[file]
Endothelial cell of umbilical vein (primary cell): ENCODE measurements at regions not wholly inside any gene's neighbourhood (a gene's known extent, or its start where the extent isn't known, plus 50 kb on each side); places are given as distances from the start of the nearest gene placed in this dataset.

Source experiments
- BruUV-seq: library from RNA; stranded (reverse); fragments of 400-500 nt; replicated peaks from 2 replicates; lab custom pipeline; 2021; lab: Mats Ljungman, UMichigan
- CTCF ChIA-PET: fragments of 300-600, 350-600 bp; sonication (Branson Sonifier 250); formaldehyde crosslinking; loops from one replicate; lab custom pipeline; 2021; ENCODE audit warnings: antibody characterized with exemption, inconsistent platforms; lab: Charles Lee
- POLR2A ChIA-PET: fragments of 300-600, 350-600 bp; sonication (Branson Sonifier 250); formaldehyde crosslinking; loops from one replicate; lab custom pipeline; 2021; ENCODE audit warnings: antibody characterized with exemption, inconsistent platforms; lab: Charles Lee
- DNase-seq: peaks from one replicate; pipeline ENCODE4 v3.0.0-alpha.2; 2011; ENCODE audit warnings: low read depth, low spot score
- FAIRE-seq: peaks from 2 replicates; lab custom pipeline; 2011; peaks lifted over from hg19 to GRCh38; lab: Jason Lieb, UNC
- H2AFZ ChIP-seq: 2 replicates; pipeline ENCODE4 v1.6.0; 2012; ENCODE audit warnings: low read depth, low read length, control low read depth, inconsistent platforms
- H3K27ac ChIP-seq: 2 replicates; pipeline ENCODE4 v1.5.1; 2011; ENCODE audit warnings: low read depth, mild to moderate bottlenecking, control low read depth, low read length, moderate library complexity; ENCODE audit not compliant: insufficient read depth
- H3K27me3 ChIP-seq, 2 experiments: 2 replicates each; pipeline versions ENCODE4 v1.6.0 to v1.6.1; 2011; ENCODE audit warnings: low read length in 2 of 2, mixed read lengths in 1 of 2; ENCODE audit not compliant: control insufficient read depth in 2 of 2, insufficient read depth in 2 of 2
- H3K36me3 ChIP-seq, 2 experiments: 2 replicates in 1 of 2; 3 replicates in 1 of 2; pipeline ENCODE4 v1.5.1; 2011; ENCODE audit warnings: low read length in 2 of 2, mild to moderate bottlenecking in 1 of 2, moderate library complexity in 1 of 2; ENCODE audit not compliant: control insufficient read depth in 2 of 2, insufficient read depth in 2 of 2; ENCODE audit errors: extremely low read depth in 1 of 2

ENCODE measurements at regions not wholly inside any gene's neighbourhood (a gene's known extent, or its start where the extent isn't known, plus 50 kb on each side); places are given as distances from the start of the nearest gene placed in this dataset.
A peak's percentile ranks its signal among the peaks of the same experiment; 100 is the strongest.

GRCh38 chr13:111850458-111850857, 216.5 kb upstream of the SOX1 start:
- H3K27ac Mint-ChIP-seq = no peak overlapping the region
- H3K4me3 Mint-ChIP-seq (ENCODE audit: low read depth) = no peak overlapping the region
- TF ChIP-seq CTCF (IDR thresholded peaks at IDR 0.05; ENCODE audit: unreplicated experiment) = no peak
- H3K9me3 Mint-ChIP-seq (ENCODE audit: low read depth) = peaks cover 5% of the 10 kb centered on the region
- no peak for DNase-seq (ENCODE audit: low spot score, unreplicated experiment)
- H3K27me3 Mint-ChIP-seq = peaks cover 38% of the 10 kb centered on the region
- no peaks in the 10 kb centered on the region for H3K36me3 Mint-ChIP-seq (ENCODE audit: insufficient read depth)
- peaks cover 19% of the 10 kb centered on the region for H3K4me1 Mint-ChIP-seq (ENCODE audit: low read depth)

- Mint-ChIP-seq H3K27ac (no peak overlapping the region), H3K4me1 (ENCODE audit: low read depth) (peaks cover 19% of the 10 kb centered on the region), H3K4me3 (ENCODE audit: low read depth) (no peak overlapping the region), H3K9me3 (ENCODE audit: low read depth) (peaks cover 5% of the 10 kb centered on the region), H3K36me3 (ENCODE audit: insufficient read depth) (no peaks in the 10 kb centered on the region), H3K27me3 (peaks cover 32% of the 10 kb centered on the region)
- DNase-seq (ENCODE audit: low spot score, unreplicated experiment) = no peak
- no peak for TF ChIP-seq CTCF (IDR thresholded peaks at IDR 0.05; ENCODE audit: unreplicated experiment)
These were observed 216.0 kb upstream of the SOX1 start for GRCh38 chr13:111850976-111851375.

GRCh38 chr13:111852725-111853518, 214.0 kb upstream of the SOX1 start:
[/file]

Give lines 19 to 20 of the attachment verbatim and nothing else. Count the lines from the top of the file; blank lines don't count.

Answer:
- no peak for DNase-seq (ENCODE audit: low spot score, unreplicated experiment)
- H3K27me3 Mint-ChIP-seq = peaks cover 38% of the 10 kb centered on the region